Essay’d has always played the long game. We publish a relatively small number of articles per year, and we hope that the writing will still hold up in five, or even ten, years time.
But that cadence didn’t seem to fit the speed of the current crisis, so we’ve changed a couple of things. First, we’ve accelerated the publishing schedule – you’re going to see more postings – and secondly, we’ve asked each featured artist to answer a quick “Crisis Survey.”
Our first “Pandemic Edition” features the following conversation with Dorota and Steve Coy recorded and edited by Mariwyn Curtin. Mariwyn is also the author of a wonderful article on the duo, which can be found on the Essay’d Website. We hope that you enjoy both the essay and the interview.
Detroit Cultural Crisis Survey
Steve and Dorota Coy
Interviewed by Mariwyn Curtin on March 28, 2020 / Revised April 5, 2020
This interview has been edited and condensed for clarity.
1. How has your practice been affected by the current global pandemic?
Our opening was canceled just when installation was complete. [The Five Realms, at Wasserman Projects] We are at home, so currently we are not physically building anything. We’re preparing for when the quarantine is lifted and doing research and development in the meantime.
Currently, we do a lot of interviews because people have time to write right now. We still have responsibilities with the current exhibition and trying to find a way to bring an immersive environment to people with the restrictions that are in place. We understand that this is a temporary situation. We’re just doing the stuff that we can do in our house.
2. What is the role of the artist in a time of crisis?
There are multiple ways in which art can engage society. It can challenge, soothe, distract. The role of the artist is to bring whatever is appropriate and needed for the situations.
Everybody deals with a crisis differently. At some point, depending on the gravity of the crisis, as things lift, and people heal, artists can open up dialogs. Let people come to terms with and manage what’s happening. At some point, there will be a time to open up dialogue about what we’re going through now. There will be a role for artists to be thought-provoking, to lead reflection about what has happened and inspire people to think about the decisions we need to make about the future. Artists can motivate positive change, provide meaning and create an engagement that serves as a coping mechanism for people.
3. In a time of crisis, what is the role of the art institution in a community?
Art institutions need to support the arts and art workers, and in times of crisis they need to strengthen that role. Art handlers and other museum workers are not working right now. A lot of artists and other art-world professionals have been forced to apply for unemployment. There are a lot of people in a bad situation. Hopefully, museums will support them in other ways. Let them work off-site and still get paid. Art institutions also have a responsibility to the public, to keep programming appropriate, to maintain art literacy in the world. Art – all the arts: dance, theater, Broadway, musical performances, opera – is necessary to our health and well-being.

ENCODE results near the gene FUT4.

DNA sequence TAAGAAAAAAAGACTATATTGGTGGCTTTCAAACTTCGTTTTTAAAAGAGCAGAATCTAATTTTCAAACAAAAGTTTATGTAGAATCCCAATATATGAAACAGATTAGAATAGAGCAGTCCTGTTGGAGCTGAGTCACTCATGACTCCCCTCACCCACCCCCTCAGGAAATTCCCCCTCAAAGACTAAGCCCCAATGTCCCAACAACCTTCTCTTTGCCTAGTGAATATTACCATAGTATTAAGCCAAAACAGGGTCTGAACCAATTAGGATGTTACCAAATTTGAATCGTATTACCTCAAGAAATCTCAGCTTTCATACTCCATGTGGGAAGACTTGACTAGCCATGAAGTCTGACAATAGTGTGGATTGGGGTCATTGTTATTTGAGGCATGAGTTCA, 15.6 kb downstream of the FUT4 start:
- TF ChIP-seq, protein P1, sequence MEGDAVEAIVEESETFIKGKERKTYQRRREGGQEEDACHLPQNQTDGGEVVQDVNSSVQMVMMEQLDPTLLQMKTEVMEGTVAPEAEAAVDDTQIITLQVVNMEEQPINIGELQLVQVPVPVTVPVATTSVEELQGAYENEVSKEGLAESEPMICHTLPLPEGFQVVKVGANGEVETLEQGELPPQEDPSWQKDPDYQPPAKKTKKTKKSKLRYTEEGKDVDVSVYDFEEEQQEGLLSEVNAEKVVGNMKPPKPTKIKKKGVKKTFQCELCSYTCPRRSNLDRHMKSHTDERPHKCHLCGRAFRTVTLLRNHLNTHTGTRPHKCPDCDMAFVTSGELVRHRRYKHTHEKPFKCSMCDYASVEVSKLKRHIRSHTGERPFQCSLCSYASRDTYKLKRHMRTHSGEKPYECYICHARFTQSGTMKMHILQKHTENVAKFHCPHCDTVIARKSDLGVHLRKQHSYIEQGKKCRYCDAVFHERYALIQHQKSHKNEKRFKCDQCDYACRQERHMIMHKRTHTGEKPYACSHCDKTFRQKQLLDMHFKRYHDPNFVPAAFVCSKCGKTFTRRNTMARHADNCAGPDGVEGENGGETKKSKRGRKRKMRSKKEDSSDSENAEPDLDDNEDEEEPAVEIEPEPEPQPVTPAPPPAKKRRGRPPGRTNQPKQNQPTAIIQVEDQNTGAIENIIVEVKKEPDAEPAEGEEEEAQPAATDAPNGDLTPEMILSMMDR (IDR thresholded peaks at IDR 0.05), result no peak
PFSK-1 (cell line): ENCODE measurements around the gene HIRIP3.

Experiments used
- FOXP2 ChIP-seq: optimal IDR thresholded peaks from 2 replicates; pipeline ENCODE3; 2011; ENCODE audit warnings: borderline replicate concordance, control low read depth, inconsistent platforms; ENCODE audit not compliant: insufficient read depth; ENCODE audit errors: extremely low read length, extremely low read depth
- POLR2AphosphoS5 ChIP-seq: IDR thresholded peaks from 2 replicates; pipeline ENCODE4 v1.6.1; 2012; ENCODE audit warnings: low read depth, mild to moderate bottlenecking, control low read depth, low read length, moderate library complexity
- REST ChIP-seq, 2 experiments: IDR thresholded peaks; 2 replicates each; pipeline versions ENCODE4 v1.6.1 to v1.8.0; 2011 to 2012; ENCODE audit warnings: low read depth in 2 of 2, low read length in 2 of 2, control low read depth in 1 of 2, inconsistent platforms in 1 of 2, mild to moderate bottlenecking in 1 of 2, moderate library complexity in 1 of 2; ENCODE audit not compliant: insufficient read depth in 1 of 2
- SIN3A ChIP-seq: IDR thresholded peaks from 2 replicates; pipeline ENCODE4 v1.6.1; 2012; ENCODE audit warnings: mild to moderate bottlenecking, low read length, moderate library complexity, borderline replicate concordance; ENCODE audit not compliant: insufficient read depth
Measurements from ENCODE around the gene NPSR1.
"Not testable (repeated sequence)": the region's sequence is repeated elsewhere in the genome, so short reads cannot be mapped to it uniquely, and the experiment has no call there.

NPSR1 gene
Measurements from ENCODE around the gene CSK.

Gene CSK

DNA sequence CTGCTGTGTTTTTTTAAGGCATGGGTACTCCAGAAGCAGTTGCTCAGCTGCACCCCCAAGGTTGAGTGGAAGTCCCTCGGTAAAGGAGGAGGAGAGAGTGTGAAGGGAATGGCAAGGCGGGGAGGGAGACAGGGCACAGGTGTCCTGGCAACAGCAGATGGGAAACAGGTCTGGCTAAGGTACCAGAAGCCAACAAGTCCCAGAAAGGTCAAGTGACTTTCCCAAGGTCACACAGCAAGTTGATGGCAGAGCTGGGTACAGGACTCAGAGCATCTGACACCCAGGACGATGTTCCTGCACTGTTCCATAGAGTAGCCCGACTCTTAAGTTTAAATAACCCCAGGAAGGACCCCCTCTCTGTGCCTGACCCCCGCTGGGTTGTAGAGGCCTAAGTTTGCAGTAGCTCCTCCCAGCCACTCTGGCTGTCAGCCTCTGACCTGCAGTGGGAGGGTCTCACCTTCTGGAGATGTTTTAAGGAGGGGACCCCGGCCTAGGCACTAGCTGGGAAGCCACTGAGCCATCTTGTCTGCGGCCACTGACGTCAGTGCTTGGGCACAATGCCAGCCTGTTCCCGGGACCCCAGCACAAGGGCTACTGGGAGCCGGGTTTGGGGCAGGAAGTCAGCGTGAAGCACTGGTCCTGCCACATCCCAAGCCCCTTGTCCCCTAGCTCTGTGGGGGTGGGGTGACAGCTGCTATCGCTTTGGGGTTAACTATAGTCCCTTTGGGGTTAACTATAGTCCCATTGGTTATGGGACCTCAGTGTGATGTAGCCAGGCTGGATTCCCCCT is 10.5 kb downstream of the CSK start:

Artists identify who we are as a culture, they are the ones asking the questions, asking “What is humanity?” The arts are usually the first thing to go when cuts are made but should be seen as the thing to inject money into. The arts spur conversations so we don’t go forward doing the same things. What we were doing before did not work; it did not prepare us for what life is now.
You can measure different cultures’ values regarding the arts by the money they are willing to invest in it. This morning in artnet News there was an article that Angela Merkel approved an aid package of 50 billion euros for art-related organizations and individuals. That’s $54 billion compared to the U.S. government’s $75 million injection into the arts and humanities in its emergency resolution. The U.S. money will keep a few museums open but not much else.
That’s a shame because art institutions can really help people have a moment to think and emerge with a different idea of what society can be after this.
4. In what ways can a crisis allow for artists to rethink their practices?
We are always affected by life and humanity around us. That’s what allows artists to reflect, respond, and create. This crisis is going to cause everyone to rethink everything. Or it should.
This is raw, our feelings are, raw, we don’t know how this is going to affect us. Maybe five years from now we can look back and understand how to process it. We can only process the feelings afterward. It’s all too hard to understand on the rollercoaster of ups and downs. These are scary times; people are losing their jobs, their lives. Detroit is very fragile–not all boats were lifted together. Many people are going through a lot, but we all need to know that so many people are enduring so much more. It’s a time to realize the privilege of having a roof and the ability to shelter in place. Society is rethinking who its most valuable members are, who is delineated as “Essential.” Grocery store workers are going in to work. Doctors, nurses, pharmacists. Detroit Public School response has been amazing. They send messages every day with information and activities. The superintendent really realized how important it was to let us know when things were changing by the hour. This crisis is hitting all people so hard. Artists have the responsibility to not look away from that as well as the opportunity to find ways for their work to help people through the crisis and to build something new afterward.
TO LEARN MORE ABOUT DOROTA AND STEVE’S WORK READ ESSAY’D INSTALLMENT #139
Image Credit: The Executives, Brush Park, 2011. From the performance Boardroom as depicted in the film Detropia. Photo by Craig Atkinson.